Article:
Second, significant referent product category effects were found for many knowledge domains. For example, consumers articulated fewer attribute similarities and differences among product categories when the referent product category was dogfood ( = .928 and .741 for similarities and differences, respectively) than when the referent product category was ice cream ( = 1.83 and 1.42). Thoughts regarding similarities and differences in product usage were most common with pens ( =.66 and .76) and least common for dogfood ( = .18 and .20). Similarities and differences regarding product benefits were most evident when the referent product category was cereal ( = .27 and .27) and least evident when the referent product category was pens ( = .06 and .08). Knowledge of the multiple uses to which cereal can be put and knowledge of its multiple benefits (nutrition, taste, satisfying hunger) suggest that this domain of knowledge for cereals is highly elaborated, while for pens it is not. These findings suggest that product specific knowledge in effect frames or provides a context for the nature of the comparison by identifying the bases on which the comparison can be made.

Context Effects Associated with the Comparison Product

Significant main effects for comparison product category and interactions between referent and comparison product were found across many of the knowledge domains (see Table 3). Although the complexity of the data preclude complete reporting of the nature of these interactions, their presence illustrates a different context effect from the referent category knowledge effect noted above. The knowledge domains tapped in judging similarity of product categories is influenced by the context in which the referent product category is evaluated (i.e., the comparison product)(see Tversky 1977). Comparing products to different product categories means that different bases will be salient. In effect, this finding confirms Barsalou's (1982) notion that associations that are likely to be salient for a product depend on the context in which the product is embedded.

A central problem in the study of multiple distinctive categories is the identification of some a priori basis for characterizing the relationship among the categories. The effects of referent and comparison category found here suggest that the explicit elicitation of shared and unique features may provide a fruitful approach to this problem.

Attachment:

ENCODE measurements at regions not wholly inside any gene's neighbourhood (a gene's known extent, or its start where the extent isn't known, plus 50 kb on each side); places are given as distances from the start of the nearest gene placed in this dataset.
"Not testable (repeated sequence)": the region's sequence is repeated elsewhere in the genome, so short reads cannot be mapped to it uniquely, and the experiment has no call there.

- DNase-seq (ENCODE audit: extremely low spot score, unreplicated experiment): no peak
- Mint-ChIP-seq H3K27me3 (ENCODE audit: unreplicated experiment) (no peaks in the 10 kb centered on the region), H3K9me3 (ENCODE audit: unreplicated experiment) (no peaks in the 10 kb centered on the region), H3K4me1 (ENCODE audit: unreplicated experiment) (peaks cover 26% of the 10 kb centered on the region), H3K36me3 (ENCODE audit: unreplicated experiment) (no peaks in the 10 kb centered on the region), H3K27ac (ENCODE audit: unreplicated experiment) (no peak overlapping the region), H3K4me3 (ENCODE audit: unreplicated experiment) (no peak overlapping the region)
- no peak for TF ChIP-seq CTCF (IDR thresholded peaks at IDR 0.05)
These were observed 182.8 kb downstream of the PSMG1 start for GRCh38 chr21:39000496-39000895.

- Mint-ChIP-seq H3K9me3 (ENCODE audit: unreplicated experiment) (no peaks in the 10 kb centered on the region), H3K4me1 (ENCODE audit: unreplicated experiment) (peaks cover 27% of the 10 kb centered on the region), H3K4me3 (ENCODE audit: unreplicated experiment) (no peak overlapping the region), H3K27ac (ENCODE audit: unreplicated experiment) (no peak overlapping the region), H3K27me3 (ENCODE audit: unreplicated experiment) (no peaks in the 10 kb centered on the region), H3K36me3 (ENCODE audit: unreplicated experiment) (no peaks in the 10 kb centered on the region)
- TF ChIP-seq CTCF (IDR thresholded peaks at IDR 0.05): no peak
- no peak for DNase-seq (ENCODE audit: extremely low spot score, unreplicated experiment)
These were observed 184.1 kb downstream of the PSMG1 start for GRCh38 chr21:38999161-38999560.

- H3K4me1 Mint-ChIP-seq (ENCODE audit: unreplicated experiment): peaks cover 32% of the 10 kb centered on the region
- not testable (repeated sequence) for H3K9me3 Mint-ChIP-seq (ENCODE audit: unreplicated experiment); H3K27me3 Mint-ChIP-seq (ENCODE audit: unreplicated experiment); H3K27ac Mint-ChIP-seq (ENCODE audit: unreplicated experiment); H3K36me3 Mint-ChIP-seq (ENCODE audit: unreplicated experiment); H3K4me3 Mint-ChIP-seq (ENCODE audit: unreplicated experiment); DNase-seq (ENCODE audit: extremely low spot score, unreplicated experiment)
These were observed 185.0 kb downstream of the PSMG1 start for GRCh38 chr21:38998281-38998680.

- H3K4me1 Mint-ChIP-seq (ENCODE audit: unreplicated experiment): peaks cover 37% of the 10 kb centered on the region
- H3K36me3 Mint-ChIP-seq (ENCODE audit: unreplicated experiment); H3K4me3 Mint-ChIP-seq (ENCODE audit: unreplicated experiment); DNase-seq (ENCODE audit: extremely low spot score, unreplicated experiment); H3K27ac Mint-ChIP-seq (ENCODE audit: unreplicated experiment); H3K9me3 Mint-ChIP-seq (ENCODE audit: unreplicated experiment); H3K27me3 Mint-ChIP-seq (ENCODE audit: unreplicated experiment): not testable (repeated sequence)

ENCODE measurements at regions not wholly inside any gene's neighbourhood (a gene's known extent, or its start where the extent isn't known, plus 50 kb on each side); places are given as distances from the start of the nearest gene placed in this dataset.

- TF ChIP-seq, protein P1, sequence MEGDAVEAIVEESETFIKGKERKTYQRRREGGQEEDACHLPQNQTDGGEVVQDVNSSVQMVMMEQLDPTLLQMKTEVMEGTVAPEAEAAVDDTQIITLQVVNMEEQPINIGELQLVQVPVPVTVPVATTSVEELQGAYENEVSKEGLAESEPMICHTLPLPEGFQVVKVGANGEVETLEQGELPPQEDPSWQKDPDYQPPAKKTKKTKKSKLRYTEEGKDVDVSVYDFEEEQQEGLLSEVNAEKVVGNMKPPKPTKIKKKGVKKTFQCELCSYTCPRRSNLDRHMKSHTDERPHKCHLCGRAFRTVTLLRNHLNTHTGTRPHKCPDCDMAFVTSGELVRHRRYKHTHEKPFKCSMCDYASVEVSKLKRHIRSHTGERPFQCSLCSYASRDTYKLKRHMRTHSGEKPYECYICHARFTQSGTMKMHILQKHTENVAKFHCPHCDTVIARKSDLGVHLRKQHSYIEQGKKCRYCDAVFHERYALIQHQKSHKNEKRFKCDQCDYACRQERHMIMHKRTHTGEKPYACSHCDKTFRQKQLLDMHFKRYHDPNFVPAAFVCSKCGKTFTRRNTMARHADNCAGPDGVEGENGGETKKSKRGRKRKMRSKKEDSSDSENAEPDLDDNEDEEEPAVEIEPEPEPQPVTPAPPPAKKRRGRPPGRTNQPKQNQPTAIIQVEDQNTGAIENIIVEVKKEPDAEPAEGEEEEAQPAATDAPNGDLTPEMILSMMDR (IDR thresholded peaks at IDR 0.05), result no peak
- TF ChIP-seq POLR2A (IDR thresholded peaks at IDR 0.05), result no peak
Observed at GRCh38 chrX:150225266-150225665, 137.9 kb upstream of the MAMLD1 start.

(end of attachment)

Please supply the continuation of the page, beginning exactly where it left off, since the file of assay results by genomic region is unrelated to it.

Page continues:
Context Effects Associated with the Cueing Manipulation

The study also revealed that the number of similarities and differences noted within each domain was influenced by the presence of an explicit cue. Specifically, the cueing manipulation appeared to influence which aspects of product categories were selected for processing (see Chakravarti and Lynch 1983). Although the cueing manipulation was generally weak, and did not affect the total number of similarities and differences consumers noted between two product categories, it did have the effect of reducing the number of similarities consumers saw between two products in terms of their attributes (p<.01). It also increased the number of similarities consumers saw between the purchase locations of products (i.e., distribution; p<.01) and the number of similarities regarding the purchase situation (p<.01) (see Table 3).

Thus, it is possible to alter via cueing the nature of associations consumers make between two product categories. Moreover, marketing managers may have control over the type of associations that are made. Through marketing communications, marketers can cue for consumers similarities and differences on attributes that may not be immediately salient to them. This effect is important both for enhancing consumers' perceptions of the viability of an extended brand and in altering the nature of their comparisons between seemingly noncomparable products.

Limitations of the Thought-Listing Method

An obvious issue regarding the methodology applied in the present study is that the thought-listing task may lead to self-fulfilling overall judgments. In order to assess the magnitude of this problem, we compared the overall ratings taken in part 2 of the study with those provided in part 1. In part 1, no thought-listing task was imposed on judgment. However, the cueing manipulation was present for both parts.

The impact of thought-listing was examined in an ANOVA on the global similarity judgments using referent category and cue as between-subject factors, and comparison product and presence or absence of thought-listing as within-subject factors. As expected, thought-listing had a significant effect on judgments (F1,89=106.91, p<.001), an effect that was moderated by a significant interaction with cueing condition (F2,89=3.96, p<.05). In addition, the type of comparison product affected the impact of thought-listing (F4,356=8.42, p<.001).